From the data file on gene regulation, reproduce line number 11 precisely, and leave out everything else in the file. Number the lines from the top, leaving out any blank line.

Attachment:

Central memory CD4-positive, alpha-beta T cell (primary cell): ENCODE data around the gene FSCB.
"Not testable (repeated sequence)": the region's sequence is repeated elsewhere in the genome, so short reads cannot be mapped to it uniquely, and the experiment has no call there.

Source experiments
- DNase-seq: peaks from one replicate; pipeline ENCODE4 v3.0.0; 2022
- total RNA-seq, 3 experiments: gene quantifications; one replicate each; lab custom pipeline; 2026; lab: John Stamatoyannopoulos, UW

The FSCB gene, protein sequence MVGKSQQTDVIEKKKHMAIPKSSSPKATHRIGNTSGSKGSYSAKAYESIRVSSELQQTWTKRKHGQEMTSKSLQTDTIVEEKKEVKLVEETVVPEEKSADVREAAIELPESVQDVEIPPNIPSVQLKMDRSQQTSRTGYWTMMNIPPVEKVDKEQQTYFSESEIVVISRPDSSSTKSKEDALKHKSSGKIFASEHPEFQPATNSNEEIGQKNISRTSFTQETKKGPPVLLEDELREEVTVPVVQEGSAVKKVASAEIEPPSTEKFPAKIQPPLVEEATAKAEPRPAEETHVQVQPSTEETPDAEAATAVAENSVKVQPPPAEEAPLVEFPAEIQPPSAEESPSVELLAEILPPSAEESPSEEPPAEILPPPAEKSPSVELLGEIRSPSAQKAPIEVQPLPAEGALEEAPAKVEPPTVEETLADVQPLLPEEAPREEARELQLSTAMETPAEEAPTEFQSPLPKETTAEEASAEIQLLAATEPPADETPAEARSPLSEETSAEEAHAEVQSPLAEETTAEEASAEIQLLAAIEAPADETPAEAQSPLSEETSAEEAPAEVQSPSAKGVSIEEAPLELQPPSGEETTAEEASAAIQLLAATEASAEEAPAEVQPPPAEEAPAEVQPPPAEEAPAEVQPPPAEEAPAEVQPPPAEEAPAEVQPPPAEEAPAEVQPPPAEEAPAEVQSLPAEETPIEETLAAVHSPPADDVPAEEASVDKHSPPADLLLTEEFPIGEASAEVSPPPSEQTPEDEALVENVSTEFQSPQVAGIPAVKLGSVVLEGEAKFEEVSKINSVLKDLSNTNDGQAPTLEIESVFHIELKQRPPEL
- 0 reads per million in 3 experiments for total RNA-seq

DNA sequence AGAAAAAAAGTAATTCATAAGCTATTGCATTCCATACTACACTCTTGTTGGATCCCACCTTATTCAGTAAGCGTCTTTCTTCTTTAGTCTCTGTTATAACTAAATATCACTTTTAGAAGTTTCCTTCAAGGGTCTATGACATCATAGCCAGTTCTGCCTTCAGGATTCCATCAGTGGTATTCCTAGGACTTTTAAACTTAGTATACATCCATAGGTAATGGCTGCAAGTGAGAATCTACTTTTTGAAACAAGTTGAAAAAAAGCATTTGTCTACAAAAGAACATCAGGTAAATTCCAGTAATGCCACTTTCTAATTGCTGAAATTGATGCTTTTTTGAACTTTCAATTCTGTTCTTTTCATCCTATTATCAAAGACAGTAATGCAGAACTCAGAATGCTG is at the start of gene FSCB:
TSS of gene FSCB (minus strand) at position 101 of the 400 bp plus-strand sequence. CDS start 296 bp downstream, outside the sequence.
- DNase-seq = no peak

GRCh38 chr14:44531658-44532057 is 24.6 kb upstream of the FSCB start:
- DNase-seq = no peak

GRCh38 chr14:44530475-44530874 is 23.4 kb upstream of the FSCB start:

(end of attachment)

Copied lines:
GRCh38 chr14:44531658-44532057 is 24.6 kb upstream of the FSCB start: